The zipper 26 which couples bottom 14 to sidewall 12 is coincident with periphery 58 and comprises portions 62 and 64 which extend around substantially the entire periphery. A portion 65 of bottom 14 is preferably directly attached to sidewall 12 at a position adjacent the opening 60 so that the bottom remains partially attached to the sidewall when the zipper portions are unzipped.
A pair of grommets 66 and 68 are attached to the top of sidewall 12 and are preferably placed adjacent edges 22 and 24. Suitable hooks 70 and 72 are coupled with the grommets to allow the carrier to be removably attached to a chain-link or other type of fence.
In use, the carrier 10 provides a convenient means for transporting bats 38 and balls 52 to and from a ball diamond. The bats are loaded by simply inserting them into individual compartments 36. The balls 52 may be loaded into compartment 50 by simply unzipping zipper portions 62 and 64 to provide access to the compartment opening 60. Once the balls and bats have been loaded into the carrier, the zippers are closed and the strap 30 may be used to transport the carrier.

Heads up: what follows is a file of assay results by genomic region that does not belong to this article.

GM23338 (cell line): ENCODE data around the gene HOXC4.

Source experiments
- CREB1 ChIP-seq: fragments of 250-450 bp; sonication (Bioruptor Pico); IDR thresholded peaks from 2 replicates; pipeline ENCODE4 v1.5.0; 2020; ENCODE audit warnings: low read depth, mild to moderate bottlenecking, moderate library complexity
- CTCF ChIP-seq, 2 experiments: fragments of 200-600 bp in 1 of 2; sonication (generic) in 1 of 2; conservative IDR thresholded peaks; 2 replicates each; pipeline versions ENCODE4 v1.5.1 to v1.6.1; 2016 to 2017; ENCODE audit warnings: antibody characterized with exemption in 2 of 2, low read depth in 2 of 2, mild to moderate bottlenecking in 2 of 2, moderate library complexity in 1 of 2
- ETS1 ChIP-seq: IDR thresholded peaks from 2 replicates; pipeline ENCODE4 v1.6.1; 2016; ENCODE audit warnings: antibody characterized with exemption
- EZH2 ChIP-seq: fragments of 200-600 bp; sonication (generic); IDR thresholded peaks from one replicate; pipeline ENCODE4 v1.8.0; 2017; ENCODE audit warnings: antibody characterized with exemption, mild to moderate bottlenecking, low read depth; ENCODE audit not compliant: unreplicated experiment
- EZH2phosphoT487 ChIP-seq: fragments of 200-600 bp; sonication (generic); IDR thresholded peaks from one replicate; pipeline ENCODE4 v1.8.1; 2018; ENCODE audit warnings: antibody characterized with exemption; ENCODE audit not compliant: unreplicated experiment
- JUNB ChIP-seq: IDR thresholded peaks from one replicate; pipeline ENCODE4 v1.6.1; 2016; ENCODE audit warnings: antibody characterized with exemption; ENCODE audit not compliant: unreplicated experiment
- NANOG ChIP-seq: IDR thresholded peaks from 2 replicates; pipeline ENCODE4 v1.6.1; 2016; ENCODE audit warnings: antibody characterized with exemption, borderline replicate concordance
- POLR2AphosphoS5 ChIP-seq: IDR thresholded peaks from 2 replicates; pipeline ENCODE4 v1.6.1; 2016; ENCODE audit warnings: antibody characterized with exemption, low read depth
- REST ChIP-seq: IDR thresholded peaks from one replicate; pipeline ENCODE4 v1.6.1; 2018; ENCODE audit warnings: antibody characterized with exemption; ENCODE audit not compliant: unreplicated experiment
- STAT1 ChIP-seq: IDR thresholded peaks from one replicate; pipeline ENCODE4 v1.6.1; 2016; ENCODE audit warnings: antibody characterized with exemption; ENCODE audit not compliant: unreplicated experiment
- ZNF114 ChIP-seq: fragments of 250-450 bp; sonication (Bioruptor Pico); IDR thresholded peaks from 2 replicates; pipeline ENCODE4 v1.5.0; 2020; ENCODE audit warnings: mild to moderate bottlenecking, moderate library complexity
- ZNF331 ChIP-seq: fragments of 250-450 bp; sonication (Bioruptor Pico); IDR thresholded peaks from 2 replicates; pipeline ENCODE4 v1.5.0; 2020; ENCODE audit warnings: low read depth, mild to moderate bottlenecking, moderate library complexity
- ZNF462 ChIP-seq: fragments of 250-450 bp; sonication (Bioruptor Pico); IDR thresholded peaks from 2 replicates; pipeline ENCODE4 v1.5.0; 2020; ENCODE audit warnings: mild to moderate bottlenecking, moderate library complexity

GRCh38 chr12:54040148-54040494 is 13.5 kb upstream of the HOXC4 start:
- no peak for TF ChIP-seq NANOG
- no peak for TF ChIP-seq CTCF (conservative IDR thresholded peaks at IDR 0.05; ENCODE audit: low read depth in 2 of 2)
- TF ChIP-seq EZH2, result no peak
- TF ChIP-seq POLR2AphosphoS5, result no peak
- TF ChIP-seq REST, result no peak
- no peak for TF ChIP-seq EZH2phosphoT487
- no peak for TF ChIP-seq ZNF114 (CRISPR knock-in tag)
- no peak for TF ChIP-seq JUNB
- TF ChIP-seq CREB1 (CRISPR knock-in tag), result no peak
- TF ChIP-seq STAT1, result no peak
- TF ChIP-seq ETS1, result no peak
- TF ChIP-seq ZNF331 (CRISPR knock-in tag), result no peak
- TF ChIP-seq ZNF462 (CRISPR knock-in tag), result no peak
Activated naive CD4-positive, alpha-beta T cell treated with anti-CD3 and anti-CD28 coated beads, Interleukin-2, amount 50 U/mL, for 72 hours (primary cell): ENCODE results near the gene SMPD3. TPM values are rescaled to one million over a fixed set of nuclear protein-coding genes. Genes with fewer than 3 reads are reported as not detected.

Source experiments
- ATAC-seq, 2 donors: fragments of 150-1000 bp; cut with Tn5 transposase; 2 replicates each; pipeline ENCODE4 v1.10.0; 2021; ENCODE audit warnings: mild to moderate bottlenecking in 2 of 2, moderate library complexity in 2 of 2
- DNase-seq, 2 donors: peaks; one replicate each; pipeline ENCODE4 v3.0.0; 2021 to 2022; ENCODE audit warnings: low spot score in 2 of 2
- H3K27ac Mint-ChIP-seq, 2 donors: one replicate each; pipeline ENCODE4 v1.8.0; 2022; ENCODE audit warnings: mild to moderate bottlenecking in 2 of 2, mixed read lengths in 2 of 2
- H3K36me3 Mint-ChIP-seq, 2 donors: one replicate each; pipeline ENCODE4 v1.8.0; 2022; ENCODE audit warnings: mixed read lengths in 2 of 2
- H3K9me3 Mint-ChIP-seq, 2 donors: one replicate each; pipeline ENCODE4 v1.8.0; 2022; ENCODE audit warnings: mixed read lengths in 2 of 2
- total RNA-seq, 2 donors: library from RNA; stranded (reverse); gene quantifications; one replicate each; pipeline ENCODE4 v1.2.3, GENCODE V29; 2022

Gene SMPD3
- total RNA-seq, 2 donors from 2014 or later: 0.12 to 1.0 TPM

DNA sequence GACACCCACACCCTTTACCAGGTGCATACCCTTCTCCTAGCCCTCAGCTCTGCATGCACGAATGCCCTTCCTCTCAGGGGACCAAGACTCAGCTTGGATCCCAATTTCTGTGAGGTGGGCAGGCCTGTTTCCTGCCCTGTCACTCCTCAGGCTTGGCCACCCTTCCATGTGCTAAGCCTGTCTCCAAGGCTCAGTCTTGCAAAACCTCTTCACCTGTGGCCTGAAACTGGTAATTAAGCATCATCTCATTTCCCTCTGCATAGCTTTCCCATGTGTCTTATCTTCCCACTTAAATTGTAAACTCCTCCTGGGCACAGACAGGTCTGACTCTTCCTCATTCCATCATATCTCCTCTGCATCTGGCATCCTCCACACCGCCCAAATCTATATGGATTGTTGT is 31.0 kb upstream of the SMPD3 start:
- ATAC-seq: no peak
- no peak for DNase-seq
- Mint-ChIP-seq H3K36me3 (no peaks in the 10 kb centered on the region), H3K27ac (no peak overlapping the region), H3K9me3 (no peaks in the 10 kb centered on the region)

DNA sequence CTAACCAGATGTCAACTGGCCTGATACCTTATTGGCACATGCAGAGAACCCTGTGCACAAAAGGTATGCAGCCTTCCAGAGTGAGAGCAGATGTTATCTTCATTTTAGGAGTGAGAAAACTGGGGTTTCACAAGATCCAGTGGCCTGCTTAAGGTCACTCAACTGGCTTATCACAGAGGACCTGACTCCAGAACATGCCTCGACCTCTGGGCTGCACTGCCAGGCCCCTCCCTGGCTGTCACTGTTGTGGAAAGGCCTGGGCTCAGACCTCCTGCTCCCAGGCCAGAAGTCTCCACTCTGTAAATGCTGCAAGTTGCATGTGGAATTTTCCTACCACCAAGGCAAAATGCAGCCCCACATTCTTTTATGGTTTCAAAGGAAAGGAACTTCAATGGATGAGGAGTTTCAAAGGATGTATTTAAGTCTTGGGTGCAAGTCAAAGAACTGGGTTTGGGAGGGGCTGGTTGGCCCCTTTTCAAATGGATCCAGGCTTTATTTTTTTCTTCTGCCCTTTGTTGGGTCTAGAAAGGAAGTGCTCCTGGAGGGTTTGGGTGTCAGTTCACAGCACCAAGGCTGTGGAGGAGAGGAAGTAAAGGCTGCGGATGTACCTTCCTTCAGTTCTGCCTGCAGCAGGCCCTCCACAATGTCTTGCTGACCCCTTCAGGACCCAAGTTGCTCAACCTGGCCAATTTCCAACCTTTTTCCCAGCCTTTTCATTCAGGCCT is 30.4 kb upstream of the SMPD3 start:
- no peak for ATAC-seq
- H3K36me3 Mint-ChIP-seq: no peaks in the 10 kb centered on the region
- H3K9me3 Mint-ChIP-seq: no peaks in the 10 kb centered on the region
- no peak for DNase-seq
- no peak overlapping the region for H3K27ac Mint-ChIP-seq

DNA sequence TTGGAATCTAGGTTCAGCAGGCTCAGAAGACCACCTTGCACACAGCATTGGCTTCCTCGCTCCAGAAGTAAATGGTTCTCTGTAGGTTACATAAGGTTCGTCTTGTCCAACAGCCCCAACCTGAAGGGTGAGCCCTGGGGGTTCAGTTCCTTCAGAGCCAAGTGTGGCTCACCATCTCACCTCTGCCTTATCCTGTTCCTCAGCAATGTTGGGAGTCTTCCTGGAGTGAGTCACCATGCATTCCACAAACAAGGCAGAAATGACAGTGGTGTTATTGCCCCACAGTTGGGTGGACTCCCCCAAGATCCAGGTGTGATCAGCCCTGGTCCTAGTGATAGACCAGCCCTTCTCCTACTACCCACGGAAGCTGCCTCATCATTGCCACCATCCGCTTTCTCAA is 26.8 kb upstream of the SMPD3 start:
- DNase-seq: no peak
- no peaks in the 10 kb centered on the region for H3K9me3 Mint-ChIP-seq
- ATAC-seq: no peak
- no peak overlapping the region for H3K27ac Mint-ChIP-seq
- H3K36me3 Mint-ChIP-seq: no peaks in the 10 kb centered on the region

The carrier 10 also serves the function of a holder for the bats and balls during a game or practice session. When the bats or balls are needed at the ball diamond, easy access to the equipment may be provided by attaching carrier 10 to a fence by first unzipping zippers 20 and 26 to open the carrier to a generally planar configuration. Hooks 70 and 72 may then be coupled with the fence at a height which allows easy access to both the bats and the balls when they are needed.
The partially removable bottom 14 is particularly desirable as it allows the balls to be easily removed from the carrier even when the sidewall zipper 20 is closed. It is important that the compartment opening 60 be located adjacent where the bottom 14 is directly connected to sidewall 12. This ensures that the balls 52 do not fall through the opening when the zippers 20 and 26 are opened and the carrier attached to the fence.